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Firesong is the final part of the Wind of Fire trilogy, read by The Author.
Fire in the sky! Signs and wonders! The end days are coming!
It is the time of cruelty. In the face of starvation, blizzards and the evil Morah, the Manth people have left the ruined Mastery to seek their homeland. Only Ira Hath can lead them there and she grows weak...
Kestrel dreads reaching the homeland. She is afraid of what it will mean for her mother – and why does she feel so alone? Bowman eagerly awaits the summons from the Sirene and prepares to make the final sacrifice for his people, his family.
and all the while, the wind is rising...
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Firesong is what publishers like to call an "event" book. Launched with huge razzmatazz, this weighty--at 350-plus pages--yet highly readable novel is a fitting conclusion to the story of the Manth people, and their long, dangerous and imaginative journey, Moses-like in scale, to a new and promised land. Highly-anticipated final books in big fantasy trilogies don't come much bigger than this and, reassuringly, William Nicholson's concluding instalment of his Wind on Fire sequence lives up to the immense expectation established by its excellent and award-winning predecessors The Wind Singer and Slaves of the Mastery.
The story picks up with the flight of the Hath family, and their crew of other willing Manth families and friends, away from the ruined Mastery. After the defeat of the Master, alone and displaced, they seek a new homeland but have no real destination and very little food. Ira Hath leads the way, prophesising their eventual success but also her own, sad demise. Bowman and Kestrel Hath, brother and sister, carry burdens of their own. Bowman, in particular, is anxious. He awaits a summons from the Sirene, and must make a great sacrifice for his people. The journey is long, and his preparation is tough--especially in the unforgiving hands of an unexpected teacher.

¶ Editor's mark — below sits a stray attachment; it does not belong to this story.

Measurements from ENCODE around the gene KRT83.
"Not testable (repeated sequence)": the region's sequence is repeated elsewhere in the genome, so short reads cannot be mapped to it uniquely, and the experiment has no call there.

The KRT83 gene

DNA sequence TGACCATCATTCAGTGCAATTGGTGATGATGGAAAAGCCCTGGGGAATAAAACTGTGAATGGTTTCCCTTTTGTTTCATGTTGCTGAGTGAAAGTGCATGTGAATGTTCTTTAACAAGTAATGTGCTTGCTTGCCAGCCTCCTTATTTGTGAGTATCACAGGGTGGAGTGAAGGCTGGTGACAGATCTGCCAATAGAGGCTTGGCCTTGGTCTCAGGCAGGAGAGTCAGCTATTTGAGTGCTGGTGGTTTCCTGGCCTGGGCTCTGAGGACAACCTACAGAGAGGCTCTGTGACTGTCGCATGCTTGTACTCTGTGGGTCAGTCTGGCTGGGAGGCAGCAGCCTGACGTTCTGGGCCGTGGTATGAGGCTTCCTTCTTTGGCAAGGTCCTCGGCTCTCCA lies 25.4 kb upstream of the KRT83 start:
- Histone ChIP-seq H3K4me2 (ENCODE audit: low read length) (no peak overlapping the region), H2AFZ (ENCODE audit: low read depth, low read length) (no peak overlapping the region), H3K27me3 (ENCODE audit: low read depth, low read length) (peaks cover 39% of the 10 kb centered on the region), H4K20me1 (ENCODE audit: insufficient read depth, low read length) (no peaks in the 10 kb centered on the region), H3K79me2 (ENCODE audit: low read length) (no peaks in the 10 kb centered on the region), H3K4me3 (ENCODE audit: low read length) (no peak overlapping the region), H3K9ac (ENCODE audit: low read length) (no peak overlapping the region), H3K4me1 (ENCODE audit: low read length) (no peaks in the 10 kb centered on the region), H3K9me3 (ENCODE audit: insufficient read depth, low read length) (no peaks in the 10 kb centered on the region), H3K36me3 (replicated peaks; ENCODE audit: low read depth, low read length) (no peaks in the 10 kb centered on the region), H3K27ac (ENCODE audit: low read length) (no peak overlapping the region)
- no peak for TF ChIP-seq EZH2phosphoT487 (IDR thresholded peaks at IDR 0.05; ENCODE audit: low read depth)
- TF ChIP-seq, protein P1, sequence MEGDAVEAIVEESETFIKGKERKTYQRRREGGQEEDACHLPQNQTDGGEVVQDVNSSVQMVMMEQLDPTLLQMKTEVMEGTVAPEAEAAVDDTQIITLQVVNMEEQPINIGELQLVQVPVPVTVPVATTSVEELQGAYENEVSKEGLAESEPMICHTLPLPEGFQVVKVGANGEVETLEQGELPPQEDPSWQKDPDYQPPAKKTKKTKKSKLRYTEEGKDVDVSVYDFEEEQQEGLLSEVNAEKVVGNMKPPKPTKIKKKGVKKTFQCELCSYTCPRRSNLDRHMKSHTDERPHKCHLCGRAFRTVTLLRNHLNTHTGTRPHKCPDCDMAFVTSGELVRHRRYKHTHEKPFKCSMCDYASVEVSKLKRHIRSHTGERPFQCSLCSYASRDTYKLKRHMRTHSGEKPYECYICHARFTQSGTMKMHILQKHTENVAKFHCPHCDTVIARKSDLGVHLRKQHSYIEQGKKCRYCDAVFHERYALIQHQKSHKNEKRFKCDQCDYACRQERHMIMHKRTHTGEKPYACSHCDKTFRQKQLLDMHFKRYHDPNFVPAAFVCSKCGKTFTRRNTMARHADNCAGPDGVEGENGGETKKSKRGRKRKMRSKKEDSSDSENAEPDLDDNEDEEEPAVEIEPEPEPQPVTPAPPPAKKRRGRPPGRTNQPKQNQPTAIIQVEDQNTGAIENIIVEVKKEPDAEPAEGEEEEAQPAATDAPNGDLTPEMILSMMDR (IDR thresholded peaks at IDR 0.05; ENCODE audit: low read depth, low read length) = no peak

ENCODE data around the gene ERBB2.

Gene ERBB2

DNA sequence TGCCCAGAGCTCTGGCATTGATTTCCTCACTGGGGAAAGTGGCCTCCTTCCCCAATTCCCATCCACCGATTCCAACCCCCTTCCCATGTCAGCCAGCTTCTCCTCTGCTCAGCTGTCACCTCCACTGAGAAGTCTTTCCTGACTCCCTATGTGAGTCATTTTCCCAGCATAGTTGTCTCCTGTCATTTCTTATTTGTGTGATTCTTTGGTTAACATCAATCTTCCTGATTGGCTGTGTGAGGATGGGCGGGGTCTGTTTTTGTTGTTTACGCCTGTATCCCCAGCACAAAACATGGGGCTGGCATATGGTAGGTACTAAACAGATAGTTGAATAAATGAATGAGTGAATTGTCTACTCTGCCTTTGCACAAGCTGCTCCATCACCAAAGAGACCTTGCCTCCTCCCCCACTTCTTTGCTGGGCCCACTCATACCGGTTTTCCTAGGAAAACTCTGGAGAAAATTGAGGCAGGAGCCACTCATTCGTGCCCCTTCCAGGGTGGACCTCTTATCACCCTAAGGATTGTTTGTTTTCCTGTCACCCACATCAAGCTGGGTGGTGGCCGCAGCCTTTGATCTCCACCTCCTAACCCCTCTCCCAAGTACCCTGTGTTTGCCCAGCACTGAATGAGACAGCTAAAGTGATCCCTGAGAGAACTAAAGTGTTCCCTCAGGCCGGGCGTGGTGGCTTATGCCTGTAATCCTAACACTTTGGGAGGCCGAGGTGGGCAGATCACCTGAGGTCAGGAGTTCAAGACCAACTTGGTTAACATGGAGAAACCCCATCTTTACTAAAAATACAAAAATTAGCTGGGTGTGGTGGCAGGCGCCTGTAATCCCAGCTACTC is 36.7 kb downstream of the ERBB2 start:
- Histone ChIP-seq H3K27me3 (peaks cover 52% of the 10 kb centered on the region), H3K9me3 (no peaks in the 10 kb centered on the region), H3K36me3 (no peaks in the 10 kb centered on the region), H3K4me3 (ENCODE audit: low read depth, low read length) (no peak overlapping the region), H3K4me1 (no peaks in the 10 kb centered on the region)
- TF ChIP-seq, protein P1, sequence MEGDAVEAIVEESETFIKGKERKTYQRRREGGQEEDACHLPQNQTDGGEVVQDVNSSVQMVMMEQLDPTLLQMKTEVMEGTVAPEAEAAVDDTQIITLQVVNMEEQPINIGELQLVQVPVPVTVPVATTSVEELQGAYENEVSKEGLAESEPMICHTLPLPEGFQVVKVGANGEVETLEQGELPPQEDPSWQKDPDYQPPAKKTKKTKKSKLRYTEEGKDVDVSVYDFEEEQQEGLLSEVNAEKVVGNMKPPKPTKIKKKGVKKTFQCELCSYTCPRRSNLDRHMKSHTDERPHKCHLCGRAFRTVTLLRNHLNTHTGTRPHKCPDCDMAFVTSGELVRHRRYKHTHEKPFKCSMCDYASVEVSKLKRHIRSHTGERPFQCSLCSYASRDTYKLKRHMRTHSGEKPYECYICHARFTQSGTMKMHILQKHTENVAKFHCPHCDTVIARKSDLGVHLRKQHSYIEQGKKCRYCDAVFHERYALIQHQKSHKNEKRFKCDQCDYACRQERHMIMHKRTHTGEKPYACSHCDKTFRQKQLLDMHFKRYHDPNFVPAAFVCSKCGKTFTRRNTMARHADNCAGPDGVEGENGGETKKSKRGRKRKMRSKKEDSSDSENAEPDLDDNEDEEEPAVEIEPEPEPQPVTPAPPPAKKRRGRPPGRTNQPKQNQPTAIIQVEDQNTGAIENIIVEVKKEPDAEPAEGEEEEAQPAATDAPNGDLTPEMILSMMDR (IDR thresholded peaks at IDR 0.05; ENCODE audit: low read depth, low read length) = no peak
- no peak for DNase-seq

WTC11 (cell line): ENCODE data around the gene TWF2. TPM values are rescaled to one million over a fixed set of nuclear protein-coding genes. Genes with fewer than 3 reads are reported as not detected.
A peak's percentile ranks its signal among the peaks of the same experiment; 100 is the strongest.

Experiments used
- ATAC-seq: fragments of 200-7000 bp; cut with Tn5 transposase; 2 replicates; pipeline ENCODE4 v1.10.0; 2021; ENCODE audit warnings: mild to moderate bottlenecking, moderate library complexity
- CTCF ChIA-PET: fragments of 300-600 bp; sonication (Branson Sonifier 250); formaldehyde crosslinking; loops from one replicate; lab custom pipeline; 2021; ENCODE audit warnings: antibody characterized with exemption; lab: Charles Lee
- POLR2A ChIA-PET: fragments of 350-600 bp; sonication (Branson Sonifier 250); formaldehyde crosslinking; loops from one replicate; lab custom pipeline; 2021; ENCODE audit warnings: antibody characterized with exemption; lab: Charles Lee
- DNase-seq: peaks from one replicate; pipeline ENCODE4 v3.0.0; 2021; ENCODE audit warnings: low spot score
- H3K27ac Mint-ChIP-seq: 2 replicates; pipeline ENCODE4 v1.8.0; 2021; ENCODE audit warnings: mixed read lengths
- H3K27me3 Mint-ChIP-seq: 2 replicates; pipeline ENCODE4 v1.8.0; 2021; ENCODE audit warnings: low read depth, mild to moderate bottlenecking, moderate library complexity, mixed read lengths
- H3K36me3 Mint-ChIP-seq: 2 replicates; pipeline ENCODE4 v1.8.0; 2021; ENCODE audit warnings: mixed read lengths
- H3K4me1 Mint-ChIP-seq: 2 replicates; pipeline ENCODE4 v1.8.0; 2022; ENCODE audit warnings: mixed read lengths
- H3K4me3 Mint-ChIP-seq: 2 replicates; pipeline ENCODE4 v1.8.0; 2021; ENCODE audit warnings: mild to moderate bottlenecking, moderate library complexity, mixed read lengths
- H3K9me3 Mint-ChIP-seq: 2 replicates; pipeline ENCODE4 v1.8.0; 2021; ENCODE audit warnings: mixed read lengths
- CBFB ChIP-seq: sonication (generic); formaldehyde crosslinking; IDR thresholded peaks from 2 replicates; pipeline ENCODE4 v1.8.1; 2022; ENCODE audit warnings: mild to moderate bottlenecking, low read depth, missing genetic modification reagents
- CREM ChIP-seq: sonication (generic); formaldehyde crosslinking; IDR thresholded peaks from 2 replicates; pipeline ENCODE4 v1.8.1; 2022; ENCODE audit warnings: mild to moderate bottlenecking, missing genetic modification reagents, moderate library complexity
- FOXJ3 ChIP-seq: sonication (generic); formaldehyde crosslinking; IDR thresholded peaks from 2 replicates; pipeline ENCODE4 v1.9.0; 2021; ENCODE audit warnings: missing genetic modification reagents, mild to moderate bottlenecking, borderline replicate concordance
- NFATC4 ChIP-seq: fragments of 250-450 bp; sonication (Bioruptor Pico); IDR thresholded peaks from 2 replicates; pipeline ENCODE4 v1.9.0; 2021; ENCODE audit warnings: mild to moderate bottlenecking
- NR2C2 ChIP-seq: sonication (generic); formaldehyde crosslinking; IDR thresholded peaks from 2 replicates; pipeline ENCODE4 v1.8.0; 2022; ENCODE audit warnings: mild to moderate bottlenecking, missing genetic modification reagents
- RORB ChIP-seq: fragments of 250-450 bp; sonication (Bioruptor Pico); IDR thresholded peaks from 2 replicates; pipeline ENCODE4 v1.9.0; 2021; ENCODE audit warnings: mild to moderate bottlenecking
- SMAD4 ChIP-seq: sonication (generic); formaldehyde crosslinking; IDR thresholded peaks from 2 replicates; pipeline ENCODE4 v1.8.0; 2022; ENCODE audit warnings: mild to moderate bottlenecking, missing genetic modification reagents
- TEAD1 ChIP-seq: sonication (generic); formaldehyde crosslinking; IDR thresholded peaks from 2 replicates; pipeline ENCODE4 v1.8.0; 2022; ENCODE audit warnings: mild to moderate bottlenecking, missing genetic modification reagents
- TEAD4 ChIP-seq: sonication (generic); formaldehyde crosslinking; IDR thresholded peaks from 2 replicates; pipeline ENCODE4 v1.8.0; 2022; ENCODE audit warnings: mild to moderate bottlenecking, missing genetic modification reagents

As with the previous two volumes, there are some wonderfully exciting moments of action, as well as vivid landscapes and colourful characters. Last time it was Mumpo in gladiatorial combat--this time it is the dramatic attempted rescue of the Manth women who fall into the grubby hands of a desert people.
So after all of this, the ending is definitely worth waiting for--and very emotional. There are some surprising twists and turns, and a truly satisfying conclusion. Yet, despite all three books being so immensely well-written and popular, it remains to be seen whether or not this author will continue to write novels for children as well as screenplays for Hollywood (his other job). Write to your MP if he doesn't, but make sure you read his next book if he does. (Ages 10 and over) --John McLayReview:
‘The first two volumes of the trilogy marked the arrival of a striking new voice in children’s writing... the warmth of feeling and touches of comedy make the trilogy a triumph.’ Times
‘The novel has the powerful imaginative energy and emotional force that are a hallmark of Nicholson’ screenplays.’ Sunday Times
‘Nicholson has won a devoted audience with his seeker fiction. His books are bestsellers...they are marketed as children’s books but are fast developing a following among adults too. Nicholson offers the potent combination of a gripping narrative and a questing intelligence...’ Daily Telegraph
‘Nicholson’s achievement is worthy of acclaim and should mellow into a classic.’ Times
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